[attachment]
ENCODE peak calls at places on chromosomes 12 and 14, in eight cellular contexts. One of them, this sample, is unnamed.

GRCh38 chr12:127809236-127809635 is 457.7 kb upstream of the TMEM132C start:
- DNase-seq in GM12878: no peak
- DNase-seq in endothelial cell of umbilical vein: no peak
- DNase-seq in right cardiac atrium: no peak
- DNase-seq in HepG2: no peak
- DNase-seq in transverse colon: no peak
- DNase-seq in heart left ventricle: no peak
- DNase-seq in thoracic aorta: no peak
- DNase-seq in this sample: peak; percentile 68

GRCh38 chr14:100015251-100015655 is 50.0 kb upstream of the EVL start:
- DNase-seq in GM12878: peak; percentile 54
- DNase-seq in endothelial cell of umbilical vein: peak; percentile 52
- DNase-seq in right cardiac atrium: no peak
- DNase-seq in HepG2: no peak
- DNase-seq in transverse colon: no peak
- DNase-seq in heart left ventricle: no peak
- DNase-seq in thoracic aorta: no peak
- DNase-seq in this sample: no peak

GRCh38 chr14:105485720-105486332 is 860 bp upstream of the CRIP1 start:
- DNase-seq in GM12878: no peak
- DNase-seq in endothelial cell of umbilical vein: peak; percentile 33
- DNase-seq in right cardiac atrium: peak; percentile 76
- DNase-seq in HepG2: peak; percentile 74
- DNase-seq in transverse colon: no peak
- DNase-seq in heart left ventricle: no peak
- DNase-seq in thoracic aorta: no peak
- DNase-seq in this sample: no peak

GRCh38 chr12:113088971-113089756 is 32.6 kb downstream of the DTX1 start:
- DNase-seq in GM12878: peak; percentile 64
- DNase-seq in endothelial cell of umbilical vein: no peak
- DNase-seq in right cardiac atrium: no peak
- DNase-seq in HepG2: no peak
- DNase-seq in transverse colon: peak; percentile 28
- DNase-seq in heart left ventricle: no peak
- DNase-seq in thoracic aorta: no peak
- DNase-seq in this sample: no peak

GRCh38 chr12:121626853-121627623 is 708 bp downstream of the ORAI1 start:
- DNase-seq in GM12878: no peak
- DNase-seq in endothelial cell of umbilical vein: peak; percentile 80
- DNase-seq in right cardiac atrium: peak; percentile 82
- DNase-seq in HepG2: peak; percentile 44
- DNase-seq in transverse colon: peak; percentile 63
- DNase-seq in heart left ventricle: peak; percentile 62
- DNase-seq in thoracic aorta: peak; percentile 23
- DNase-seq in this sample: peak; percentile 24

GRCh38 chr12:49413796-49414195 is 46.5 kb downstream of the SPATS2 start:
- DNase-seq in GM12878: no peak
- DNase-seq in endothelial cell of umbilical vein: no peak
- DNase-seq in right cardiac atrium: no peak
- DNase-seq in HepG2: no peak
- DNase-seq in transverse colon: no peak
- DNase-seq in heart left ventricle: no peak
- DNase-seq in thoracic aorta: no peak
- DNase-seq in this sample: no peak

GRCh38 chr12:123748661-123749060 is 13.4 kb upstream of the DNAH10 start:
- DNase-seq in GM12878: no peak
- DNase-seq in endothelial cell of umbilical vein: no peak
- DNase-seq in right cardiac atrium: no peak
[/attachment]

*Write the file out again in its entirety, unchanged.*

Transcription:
ENCODE peak calls at places on chromosomes 12 and 14, in eight cellular contexts. One of them, this sample, is unnamed.

GRCh38 chr12:127809236-127809635 is 457.7 kb upstream of the TMEM132C start:
- DNase-seq in GM12878: no peak
- DNase-seq in endothelial cell of umbilical vein: no peak
- DNase-seq in right cardiac atrium: no peak
- DNase-seq in HepG2: no peak
- DNase-seq in transverse colon: no peak
- DNase-seq in heart left ventricle: no peak
- DNase-seq in thoracic aorta: no peak
- DNase-seq in this sample: peak; percentile 68

GRCh38 chr14:100015251-100015655 is 50.0 kb upstream of the EVL start:
- DNase-seq in GM12878: peak; percentile 54
- DNase-seq in endothelial cell of umbilical vein: peak; percentile 52
- DNase-seq in right cardiac atrium: no peak
- DNase-seq in HepG2: no peak
- DNase-seq in transverse colon: no peak
- DNase-seq in heart left ventricle: no peak
- DNase-seq in thoracic aorta: no peak
- DNase-seq in this sample: no peak

GRCh38 chr14:105485720-105486332 is 860 bp upstream of the CRIP1 start:
- DNase-seq in GM12878: no peak
- DNase-seq in endothelial cell of umbilical vein: peak; percentile 33
- DNase-seq in right cardiac atrium: peak; percentile 76
- DNase-seq in HepG2: peak; percentile 74
- DNase-seq in transverse colon: no peak
- DNase-seq in heart left ventricle: no peak
- DNase-seq in thoracic aorta: no peak
- DNase-seq in this sample: no peak

GRCh38 chr12:113088971-113089756 is 32.6 kb downstream of the DTX1 start:
- DNase-seq in GM12878: peak; percentile 64
- DNase-seq in endothelial cell of umbilical vein: no peak
- DNase-seq in right cardiac atrium: no peak
- DNase-seq in HepG2: no peak
- DNase-seq in transverse colon: peak; percentile 28
- DNase-seq in heart left ventricle: no peak
- DNase-seq in thoracic aorta: no peak
- DNase-seq in this sample: no peak

GRCh38 chr12:121626853-121627623 is 708 bp downstream of the ORAI1 start:
- DNase-seq in GM12878: no peak
- DNase-seq in endothelial cell of umbilical vein: peak; percentile 80
- DNase-seq in right cardiac atrium: peak; percentile 82
- DNase-seq in HepG2: peak; percentile 44
- DNase-seq in transverse colon: peak; percentile 63
- DNase-seq in heart left ventricle: peak; percentile 62
- DNase-seq in thoracic aorta: peak; percentile 23
- DNase-seq in this sample: peak; percentile 24

GRCh38 chr12:49413796-49414195 is 46.5 kb downstream of the SPATS2 start:
- DNase-seq in GM12878: no peak
- DNase-seq in endothelial cell of umbilical vein: no peak
- DNase-seq in right cardiac atrium: no peak
- DNase-seq in HepG2: no peak
- DNase-seq in transverse colon: no peak
- DNase-seq in heart left ventricle: no peak
- DNase-seq in thoracic aorta: no peak
- DNase-seq in this sample: no peak

GRCh38 chr12:123748661-123749060 is 13.4 kb upstream of the DNAH10 start:
- DNase-seq in GM12878: no peak
- DNase-seq in endothelial cell of umbilical vein: no peak
- DNase-seq in right cardiac atrium: no peak